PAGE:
Upon further medical examination during the week, it was discovered that Hamlin actually had a small sliver of metal lodged near the lens of his eye, which caused him great discomfort and mimicked the side effects of a severe sinus infection.
Hamlin has subsequently been cleared to drive at Martinsville.
Six for Six?
The Sprint Cup Series has seen five different winners in its first five races of 2014. That could easily grow to six in six, as there are a handful of drivers teetering on the edge of winning, including Jimmie Johnson and Jeff Gordon, who have each won here eight times.
Both men were in position to win last weekend but were tripped up while in the closing laps.
Johnson had a tire failure that forced him onto pit road while leading the race. Gordon, who inherited the lead when Johnson pitted, then lost it when the caution came out with three laps remaining.
Gordon believed he too had a tire that was losing air, and he relinquished his lead to come onto pit road for fresh tires. He finished 13th, and Johnson finished 24th.
These Hendrick teammates could be running one-two as the field races toward the checkered flag. Question is: In which order?
Mother Nature to Spoil the Party?
After a week’s respite from the questionable East Coast spring weather, NASCAR’s competitors once again face the possibility of an altered weekend schedule due to rain.
The two group qualifying sessions were able to be completed on Friday.
Saturday’s Sprint Cup “Happy Hour” practice session and the NASCAR Camping World Truck Series (NCWTS) race later in the afternoon look to be in serious jeopardy. Sunday’s weather forecast looks dry.
Larson vs. Dillon: The Battle Continues
Kyle Larson’s runner-up finish shone a bright spotlight on the young rookie from Chip Ganassi Racing. However, his main Sunoco Rookie of the Year competition, Richard Childress Racing (RCR) driver Austin Dillon, has been flying under the radar and scoring points. He sits ninth in driver points. Larson is 16th.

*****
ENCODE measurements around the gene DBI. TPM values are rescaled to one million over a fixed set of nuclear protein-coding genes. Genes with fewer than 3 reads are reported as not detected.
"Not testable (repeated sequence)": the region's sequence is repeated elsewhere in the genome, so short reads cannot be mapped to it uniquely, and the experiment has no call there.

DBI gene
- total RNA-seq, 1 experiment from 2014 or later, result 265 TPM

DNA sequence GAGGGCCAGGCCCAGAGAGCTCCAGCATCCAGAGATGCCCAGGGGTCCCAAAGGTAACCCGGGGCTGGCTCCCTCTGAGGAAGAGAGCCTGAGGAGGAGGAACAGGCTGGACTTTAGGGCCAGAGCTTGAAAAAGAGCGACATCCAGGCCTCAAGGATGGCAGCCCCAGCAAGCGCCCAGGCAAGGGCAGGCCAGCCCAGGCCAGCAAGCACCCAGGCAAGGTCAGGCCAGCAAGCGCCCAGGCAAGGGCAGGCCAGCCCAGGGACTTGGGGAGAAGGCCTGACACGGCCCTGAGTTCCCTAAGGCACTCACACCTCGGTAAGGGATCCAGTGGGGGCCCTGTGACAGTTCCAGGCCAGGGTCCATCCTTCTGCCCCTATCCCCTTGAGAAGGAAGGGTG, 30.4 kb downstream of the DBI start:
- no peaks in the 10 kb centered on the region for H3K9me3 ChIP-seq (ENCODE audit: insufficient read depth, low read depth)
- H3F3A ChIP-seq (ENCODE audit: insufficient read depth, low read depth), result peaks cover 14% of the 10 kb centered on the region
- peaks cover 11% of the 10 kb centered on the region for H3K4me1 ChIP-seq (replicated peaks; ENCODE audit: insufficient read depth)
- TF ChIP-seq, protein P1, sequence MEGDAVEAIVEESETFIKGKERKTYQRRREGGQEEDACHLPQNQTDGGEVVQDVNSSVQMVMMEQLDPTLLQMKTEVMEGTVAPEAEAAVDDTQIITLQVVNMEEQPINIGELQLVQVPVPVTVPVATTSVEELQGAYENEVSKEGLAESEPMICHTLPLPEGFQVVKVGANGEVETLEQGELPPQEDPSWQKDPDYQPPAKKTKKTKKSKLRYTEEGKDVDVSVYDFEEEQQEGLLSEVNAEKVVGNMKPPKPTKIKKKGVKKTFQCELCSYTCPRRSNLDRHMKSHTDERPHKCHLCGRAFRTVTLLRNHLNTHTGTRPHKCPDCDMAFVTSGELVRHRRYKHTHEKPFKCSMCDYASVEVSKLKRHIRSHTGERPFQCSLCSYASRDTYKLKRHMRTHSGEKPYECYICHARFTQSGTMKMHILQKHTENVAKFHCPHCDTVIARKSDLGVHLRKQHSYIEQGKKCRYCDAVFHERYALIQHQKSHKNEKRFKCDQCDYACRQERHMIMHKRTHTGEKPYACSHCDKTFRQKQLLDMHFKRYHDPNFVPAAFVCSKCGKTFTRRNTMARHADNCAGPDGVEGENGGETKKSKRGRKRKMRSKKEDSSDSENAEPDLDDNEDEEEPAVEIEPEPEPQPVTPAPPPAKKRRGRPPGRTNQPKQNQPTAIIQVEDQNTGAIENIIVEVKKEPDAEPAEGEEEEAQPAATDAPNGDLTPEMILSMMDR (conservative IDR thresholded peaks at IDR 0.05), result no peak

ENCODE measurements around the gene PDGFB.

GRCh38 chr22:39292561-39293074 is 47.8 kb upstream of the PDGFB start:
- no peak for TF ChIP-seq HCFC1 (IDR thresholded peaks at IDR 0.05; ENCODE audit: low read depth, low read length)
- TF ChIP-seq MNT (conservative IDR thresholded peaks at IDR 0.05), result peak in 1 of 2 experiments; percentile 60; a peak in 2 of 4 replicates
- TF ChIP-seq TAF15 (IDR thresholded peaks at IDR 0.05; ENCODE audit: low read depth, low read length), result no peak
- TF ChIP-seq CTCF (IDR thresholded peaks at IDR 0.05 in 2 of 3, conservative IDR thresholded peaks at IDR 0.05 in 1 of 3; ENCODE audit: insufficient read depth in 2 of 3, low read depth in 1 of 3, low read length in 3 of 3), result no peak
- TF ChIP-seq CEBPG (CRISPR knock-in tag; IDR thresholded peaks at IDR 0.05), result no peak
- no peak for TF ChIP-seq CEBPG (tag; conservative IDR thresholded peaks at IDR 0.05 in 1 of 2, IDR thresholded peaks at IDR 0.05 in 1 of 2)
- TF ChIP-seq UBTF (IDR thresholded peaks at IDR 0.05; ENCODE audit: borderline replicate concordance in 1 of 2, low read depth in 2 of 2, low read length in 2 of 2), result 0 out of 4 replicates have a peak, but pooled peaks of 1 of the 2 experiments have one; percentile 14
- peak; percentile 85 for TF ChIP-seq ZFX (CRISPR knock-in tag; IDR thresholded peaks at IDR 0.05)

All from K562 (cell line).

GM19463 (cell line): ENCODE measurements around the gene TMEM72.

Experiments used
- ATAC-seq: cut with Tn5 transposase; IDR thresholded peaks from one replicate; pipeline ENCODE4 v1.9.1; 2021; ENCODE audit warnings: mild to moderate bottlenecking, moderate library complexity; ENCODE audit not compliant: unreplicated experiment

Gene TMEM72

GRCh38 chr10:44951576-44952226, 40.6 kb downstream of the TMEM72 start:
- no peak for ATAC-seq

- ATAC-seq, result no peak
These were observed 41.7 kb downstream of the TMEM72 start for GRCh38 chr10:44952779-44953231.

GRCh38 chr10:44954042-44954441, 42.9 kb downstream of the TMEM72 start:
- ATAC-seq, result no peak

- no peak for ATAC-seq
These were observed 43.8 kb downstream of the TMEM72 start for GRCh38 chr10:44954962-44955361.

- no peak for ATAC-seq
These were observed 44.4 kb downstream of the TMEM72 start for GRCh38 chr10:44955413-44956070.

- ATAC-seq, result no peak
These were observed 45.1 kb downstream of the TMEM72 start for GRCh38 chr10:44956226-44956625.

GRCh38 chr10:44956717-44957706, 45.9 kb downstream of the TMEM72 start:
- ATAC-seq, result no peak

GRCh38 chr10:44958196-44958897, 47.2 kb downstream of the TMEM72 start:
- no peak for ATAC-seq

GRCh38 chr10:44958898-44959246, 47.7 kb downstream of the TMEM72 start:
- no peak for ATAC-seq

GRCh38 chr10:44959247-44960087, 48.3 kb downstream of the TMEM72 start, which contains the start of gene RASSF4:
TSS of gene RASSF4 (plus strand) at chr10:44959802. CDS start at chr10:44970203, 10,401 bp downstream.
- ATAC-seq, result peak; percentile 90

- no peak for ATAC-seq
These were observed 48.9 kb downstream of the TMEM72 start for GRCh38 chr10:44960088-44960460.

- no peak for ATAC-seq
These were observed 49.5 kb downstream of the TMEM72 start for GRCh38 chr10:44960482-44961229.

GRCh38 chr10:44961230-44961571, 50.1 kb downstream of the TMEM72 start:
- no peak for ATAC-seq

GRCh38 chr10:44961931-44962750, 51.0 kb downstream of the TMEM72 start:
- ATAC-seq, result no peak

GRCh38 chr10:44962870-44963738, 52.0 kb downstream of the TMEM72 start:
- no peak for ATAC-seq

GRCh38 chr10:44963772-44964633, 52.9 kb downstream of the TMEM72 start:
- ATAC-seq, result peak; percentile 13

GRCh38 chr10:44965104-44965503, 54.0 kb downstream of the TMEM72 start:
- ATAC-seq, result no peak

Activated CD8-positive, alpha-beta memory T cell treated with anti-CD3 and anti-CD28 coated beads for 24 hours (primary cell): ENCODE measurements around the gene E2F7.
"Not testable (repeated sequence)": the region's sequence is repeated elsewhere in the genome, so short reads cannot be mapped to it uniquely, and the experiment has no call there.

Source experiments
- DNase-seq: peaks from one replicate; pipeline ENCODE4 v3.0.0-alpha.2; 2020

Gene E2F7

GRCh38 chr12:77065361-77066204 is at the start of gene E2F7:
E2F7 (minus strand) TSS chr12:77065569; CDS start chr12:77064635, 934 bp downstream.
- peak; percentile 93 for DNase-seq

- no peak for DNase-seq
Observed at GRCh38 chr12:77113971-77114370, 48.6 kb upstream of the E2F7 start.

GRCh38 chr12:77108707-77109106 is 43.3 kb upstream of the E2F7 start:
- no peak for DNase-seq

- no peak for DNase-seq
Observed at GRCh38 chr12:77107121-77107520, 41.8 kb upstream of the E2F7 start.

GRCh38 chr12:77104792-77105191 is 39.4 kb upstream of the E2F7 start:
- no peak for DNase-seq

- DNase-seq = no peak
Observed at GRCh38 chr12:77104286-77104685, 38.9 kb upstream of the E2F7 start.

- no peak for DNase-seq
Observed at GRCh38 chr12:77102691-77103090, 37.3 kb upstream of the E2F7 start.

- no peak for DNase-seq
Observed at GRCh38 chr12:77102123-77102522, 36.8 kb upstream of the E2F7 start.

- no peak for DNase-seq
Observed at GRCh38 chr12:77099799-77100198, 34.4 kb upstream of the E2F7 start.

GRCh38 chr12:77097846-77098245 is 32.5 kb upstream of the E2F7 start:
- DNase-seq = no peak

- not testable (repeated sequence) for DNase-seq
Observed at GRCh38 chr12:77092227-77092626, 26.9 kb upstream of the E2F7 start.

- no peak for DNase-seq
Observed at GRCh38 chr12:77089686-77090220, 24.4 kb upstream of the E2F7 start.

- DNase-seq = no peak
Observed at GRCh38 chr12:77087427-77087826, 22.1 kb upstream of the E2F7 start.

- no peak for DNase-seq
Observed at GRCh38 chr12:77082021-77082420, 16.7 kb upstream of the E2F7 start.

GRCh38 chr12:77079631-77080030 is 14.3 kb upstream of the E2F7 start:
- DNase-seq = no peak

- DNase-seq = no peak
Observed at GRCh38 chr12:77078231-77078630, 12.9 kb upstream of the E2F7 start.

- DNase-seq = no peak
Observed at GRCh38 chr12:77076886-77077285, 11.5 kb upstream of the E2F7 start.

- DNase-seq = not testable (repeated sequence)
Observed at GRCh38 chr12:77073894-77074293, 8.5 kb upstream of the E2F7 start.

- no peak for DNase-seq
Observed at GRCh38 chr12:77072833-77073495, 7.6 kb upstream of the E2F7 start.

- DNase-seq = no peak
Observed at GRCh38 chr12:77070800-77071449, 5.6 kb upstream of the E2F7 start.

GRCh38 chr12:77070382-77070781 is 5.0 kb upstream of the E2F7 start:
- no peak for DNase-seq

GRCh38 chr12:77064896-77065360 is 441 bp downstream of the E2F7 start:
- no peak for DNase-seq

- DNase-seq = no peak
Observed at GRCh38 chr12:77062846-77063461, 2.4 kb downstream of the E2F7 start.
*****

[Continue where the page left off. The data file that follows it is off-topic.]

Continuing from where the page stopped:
The RCR driver has only one top-10 finish so far, compared to Larson’s two. But Dillon’s overall performance places him higher in points.
Larson has one Sprint Cup race at Martinsville on his resume—last October. He finished 42nd. Sunday will be Dillon’s Cup debut at the track. He has competed in four NCWTS at Martinsville, with a best finish of third (10/29/2011).
Both drivers will start from the back half of the field Sunday. Larson will start from 28th position; Dillon from 34th.
Drivers to Watch
One would have to be crazy not to consider Johnson among the top three drivers who could likely appear in Victory Lane on Sunday afternoon.
The No. 48 team didn’t win eight races at Martinsville just by being lucky. Several of those wins were hard-fought, final-lap, door-to-door battles. Johnson gets down and dirty with the best of them, despite his mellow demeanor.
For two weekends in a row, this team has come very close to victory only to have it snatched away in the final moments of the race. Gordon was extremely frustrated after the Fontana race was over, and for good reason.
His car's performance was among the best all afternoon. It will likely be good again this Sunday. Like his teammate Johnson, several of Gordon’s wins at Martinsville were bare-knuckles battles. Nothing will stop the No. 24 team this weekend.